A Flight of Wild Ducks single work   poetry   "Far up the River - hark! 'tis the loud shock"
  • Author: Charles Harpur http://www.poetrylibrary.edu.au/poets/harpur-charles
Issue Details: First known date: 1845 1845
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Publication Details of Only Known VersionEarliest 2 Known Versions of

First line of verse: "Far up the river, hark! 'tis the sharp boom,"
Notes:
This version has 39 lines.
Notes:
This version has 49 lines.
  • Appears in:
    y The Poetical Works of Charles Harpur Charles Harpur , Elizabeth Perkins (editor), Sydney : Angus and Robertson , 1984 Z459555 1984 selected work poetry satire 'This collection represents one version of almost every poem written by Charles Harpur, with the omission of some translations and paraphrases. The verse drama, "Stalwart the Bushranger", and the fragments of the dramatic poem "King Saul" are not included. ... The collection is edited from Harpur's manuscript poems held in the Mitchell Library, Sydney, and from printed copies in colonial newspapers when no manuscript version existed.' (Preface) Sydney : Angus and Robertson , 1984 pg. 686-687
  • Appears in:
    y The New Oxford Book of Australian Verse Les Murray (editor), Melbourne : Oxford University Press , 1986 Z427532 1986 anthology poetry Melbourne : Oxford University Press , 1986 pg. 33-34
  • Appears in:
    y The New Oxford Book of Australian Verse Les Murray (editor), Melbourne : Oxford University Press , 1986 Z427532 1986 anthology poetry South Melbourne : Oxford University Press , 1996 pg. 33-34
  • Appears in:
    y Australian Verse : An Oxford Anthology John Leonard (editor), Melbourne : Oxford University Press , 1998 Z461207 1998 anthology poetry (taught in 1 units) A thorough survey of poetry by Australians in English, beginning with a selection of contemporary work by younger poets, and going backward in time to the early colonial period. In addition to poems in the literary tradition, it indudes performance poetry, convict songs and old bush ballads. An extensive selection has been provided from the work of five major twentieth-century poets: Les Murray, Gwen Harwood, Judith Wright, A.D. Hope and Kenneth Slessor. Several features are provided to assist the reader: the date of first publication of each poem is provided; footnotes explain unfamiliar words and allusions; and brief biographical notes assist in locating each poet in his or her place in time. Melbourne : Oxford University Press , 1998 pg. 360-361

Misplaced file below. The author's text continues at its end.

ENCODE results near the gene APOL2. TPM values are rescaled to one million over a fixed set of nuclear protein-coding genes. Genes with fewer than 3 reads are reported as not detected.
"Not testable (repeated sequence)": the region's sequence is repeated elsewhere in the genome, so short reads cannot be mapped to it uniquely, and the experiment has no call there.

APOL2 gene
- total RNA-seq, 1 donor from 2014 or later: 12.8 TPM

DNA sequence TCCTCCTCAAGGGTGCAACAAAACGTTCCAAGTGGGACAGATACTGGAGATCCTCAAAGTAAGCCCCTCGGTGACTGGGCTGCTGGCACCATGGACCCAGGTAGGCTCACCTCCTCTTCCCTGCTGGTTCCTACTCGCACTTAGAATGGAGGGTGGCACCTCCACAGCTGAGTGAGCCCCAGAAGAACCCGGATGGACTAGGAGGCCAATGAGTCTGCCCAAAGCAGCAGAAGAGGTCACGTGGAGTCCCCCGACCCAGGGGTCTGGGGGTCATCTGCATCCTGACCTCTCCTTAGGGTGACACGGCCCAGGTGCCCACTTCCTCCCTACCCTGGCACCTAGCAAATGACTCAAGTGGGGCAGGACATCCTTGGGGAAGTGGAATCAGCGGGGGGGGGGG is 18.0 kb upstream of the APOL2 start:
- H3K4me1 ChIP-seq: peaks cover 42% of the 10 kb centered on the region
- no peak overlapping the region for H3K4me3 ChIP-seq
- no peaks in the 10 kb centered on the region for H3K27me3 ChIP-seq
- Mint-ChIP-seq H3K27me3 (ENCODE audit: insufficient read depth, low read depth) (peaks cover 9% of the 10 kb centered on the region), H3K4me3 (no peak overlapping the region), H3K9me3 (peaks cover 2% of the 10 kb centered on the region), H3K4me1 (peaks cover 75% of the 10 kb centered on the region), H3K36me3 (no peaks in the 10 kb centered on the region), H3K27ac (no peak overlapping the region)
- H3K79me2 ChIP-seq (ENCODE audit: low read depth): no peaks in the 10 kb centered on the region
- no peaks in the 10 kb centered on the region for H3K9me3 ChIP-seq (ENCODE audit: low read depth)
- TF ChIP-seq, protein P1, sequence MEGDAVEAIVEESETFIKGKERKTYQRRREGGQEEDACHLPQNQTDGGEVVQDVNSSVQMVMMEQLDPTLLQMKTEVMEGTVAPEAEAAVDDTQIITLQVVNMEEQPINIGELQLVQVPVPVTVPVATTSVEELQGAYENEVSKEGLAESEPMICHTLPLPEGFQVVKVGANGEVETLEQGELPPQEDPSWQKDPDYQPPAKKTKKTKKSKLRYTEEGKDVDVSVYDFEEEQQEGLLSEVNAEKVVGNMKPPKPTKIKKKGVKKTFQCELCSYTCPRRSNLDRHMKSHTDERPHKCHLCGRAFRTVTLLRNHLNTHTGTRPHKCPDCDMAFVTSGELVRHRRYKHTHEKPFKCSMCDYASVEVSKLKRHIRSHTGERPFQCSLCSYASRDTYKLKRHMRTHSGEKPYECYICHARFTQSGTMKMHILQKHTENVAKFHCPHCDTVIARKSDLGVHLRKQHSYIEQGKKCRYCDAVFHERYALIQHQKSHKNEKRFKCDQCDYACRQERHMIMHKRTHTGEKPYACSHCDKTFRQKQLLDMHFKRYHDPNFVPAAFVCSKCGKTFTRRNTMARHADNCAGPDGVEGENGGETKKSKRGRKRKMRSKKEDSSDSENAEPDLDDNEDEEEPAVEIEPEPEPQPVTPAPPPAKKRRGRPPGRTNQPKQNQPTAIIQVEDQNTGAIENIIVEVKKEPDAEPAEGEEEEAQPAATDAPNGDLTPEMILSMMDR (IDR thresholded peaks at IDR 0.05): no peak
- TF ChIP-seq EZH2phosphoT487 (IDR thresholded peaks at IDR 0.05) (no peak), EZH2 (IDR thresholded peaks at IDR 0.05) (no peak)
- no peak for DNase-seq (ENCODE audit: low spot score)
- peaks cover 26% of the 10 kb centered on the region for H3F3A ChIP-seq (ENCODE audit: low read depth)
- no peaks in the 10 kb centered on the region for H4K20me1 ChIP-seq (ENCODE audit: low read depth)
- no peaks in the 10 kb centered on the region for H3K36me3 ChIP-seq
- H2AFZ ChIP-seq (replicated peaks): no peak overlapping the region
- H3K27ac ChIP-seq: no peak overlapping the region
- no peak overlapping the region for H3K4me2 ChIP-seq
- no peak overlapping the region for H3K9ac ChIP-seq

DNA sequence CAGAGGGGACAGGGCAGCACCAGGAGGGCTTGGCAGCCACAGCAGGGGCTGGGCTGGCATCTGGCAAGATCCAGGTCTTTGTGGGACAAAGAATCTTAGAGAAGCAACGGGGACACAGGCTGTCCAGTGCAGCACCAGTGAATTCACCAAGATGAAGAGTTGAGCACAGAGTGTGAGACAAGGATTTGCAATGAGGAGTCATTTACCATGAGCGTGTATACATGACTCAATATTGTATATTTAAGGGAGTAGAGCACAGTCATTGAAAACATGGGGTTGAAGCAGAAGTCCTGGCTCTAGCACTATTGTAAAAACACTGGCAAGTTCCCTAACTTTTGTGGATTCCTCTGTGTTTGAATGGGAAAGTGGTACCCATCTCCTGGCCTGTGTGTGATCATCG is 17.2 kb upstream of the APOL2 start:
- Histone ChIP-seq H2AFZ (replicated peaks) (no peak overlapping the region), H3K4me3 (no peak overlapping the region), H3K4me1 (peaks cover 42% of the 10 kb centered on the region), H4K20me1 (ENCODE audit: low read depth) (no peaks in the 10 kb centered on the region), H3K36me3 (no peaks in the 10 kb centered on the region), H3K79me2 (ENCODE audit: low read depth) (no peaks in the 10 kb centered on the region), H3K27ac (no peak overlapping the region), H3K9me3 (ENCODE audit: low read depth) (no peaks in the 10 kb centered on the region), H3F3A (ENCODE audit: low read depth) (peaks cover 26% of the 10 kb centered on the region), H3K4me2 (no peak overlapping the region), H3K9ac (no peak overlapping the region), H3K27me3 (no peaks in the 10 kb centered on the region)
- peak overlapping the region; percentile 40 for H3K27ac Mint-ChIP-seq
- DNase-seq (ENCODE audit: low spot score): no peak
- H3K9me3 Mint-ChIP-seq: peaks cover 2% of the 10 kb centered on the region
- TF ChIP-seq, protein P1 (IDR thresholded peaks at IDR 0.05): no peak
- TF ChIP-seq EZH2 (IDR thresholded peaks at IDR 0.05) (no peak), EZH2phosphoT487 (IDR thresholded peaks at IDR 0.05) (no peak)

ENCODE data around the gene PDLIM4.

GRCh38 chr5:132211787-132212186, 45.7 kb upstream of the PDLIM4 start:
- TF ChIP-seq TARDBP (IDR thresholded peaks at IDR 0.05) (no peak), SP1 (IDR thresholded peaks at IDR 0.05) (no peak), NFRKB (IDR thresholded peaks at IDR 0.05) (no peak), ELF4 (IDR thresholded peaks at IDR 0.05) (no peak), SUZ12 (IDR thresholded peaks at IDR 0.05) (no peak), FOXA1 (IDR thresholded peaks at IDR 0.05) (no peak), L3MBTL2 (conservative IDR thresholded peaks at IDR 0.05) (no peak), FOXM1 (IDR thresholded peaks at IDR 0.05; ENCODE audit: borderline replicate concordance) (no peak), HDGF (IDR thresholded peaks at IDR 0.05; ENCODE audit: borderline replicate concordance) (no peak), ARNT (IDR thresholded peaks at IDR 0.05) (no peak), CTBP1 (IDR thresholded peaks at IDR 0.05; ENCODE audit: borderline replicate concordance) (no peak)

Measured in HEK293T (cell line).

• Appears in:
    y An Anthology of Australian Poetry to 1920 John Kinsella (editor), Nedlands : University of Western Australia Library , 2007 Z1908582 2007 anthology poetry column prose Nedlands : University of Western Australia Library , 2007 pg. 127-128
  • Appears in:
    y The Penguin Anthology of Australian Poetry John Kinsella (editor), Camberwell : Penguin , 2009 Z1553543 2009 anthology poetry (taught in 16 units)

    'This is a comprehensive survey of Australian poetic achievement, ranging from early colonial and indigenous verse to contemporary work, from the major poets to those who deserve to be better recognised.' (Provided by the publisher).

    Camberwell : Penguin , 2009
    pg. 51-53
  • Appears in:
    y The Puncher & Wattmann Anthology of Australian Poetry John Leonard (editor), Glebe : Puncher and Wattmann , 2009 Z1674214 2009 anthology poetry (taught in 16 units) Glebe : Puncher and Wattmann , 2009 pg. 409-410
  • Appears in:
    y Australian Poetry Since 1788 Geoffrey Lehmann (editor), Robert Gray (editor), Sydney : University of New South Wales Press , 2011 Z1803846 2011 anthology poetry (taught in 1 units) 'A good poem is one that the world can’t forget or is delighted to rediscover. This landmark anthology of Australian poetry, edited by two of Australia’s foremost poets, Geoffrey Lehmann and Robert Gray, contains such poems. It is the first of its kind for Australia and promises to become a classic. Included here are Australia’s major poets, and lesser-known but equally affecting ones, and all manifestations of Australian poetry since 1788, from concrete poems to prose poems, from the cerebral to the naïve, from the humorous to the confessional, and from formal to free verse. Translations of some striking Aboriginal song poems are one of the high points. Containing over 1000 poems from 170 Australian poets, as well as short critical biographies, this careful reevaluation of Australian poetry makes this a superb book that can be read and enjoyed over a lifetime.' (From the publisher's website.) Sydney : University of New South Wales Press , 2011 pg. 21-22
Last amended 9 Sep 2013 11:21:57
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